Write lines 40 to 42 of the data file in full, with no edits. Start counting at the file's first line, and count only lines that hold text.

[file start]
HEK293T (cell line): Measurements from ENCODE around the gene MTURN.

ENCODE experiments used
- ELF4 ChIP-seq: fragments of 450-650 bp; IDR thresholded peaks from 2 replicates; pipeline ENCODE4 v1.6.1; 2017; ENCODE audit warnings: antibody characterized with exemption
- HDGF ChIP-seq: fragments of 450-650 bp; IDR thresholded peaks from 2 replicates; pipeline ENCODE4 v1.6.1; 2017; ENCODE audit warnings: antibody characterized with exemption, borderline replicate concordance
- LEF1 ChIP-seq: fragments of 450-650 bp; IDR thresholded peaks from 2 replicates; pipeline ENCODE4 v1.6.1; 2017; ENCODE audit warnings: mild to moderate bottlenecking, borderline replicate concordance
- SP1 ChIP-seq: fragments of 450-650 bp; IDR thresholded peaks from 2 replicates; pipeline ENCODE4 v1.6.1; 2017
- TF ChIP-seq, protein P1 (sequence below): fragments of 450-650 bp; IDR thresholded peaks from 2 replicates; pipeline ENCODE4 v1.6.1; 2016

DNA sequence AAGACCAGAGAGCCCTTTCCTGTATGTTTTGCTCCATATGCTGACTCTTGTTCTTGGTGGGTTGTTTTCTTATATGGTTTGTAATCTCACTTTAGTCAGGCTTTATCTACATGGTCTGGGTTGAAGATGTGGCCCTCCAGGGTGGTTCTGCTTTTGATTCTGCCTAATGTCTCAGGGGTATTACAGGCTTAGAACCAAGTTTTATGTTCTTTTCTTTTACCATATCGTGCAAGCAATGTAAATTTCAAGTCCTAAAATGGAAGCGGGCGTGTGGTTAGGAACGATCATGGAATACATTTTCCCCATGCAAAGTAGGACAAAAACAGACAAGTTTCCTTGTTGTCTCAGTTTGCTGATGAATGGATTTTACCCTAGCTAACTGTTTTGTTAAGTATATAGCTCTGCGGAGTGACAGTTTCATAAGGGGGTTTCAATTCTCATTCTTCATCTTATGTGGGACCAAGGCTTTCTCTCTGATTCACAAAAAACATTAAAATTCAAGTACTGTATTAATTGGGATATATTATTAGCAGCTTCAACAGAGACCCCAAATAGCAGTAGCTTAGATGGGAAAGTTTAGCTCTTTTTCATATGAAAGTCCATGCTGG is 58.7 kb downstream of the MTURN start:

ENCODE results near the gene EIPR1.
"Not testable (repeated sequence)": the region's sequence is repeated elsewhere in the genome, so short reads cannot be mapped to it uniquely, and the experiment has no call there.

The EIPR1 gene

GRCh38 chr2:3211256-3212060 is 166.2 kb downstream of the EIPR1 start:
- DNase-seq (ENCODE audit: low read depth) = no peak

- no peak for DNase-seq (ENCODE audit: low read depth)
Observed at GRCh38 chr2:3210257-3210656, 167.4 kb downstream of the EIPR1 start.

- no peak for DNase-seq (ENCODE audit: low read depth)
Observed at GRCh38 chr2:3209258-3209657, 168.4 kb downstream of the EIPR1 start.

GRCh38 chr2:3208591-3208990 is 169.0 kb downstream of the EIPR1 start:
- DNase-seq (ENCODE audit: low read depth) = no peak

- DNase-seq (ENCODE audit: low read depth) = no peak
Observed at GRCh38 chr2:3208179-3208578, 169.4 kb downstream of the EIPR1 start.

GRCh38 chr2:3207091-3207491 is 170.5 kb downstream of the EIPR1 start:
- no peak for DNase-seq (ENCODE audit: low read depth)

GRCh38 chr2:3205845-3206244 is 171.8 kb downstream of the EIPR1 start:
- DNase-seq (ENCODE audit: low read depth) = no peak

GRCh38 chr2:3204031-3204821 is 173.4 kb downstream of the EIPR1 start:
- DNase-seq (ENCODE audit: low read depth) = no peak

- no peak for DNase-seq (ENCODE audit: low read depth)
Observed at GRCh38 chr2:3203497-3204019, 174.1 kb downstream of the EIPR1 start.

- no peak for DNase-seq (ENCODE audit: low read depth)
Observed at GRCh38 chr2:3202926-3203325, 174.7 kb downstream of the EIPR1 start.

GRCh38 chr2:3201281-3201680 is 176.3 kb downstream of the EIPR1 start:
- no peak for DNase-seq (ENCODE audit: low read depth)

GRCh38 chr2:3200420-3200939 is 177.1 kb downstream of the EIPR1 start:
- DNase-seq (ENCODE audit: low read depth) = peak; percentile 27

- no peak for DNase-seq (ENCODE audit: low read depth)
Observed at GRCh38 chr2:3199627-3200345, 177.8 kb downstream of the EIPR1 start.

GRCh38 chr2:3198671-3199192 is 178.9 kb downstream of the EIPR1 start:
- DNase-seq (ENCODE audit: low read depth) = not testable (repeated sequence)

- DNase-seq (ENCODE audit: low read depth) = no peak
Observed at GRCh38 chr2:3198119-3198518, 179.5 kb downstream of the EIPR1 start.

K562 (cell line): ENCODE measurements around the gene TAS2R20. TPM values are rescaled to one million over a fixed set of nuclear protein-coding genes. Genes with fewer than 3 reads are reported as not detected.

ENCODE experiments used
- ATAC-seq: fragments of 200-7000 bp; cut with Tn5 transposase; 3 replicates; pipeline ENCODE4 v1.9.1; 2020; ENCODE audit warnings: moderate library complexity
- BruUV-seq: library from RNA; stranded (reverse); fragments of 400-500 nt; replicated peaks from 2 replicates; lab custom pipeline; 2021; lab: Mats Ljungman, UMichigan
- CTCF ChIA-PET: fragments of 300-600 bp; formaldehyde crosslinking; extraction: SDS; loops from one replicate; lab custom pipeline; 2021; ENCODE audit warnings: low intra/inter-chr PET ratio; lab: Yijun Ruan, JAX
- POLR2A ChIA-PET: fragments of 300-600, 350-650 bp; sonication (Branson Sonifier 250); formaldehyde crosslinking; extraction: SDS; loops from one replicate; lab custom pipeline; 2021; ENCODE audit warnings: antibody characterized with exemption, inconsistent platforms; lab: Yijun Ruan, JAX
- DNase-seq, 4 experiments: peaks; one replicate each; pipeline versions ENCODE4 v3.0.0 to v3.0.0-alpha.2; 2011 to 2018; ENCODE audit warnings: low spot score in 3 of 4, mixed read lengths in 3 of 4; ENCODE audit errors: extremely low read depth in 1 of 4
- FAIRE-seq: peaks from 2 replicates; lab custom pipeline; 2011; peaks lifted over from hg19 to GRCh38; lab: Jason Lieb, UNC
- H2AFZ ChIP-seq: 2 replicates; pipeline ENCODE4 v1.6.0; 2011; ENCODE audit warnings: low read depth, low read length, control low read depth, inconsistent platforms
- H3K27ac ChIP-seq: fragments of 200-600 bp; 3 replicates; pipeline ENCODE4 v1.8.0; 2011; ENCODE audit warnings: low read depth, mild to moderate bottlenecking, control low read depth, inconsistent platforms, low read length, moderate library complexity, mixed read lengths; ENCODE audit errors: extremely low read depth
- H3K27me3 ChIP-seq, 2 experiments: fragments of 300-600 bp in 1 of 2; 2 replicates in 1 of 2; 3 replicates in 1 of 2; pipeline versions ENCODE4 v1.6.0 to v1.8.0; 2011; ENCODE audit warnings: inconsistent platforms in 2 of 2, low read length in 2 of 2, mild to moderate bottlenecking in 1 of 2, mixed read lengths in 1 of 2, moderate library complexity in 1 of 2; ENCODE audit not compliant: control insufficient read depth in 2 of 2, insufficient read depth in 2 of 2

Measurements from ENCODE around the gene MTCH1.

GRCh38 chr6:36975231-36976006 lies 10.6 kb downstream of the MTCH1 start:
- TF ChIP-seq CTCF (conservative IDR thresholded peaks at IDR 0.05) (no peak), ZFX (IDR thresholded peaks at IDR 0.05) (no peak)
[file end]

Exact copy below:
- DNase-seq (ENCODE audit: low read depth) = no peak
Observed at GRCh38 chr2:3198119-3198518, 179.5 kb downstream of the EIPR1 start.

K562 (cell line): ENCODE measurements around the gene TAS2R20. TPM values are rescaled to one million over a fixed set of nuclear protein-coding genes. Genes with fewer than 3 reads are reported as not detected.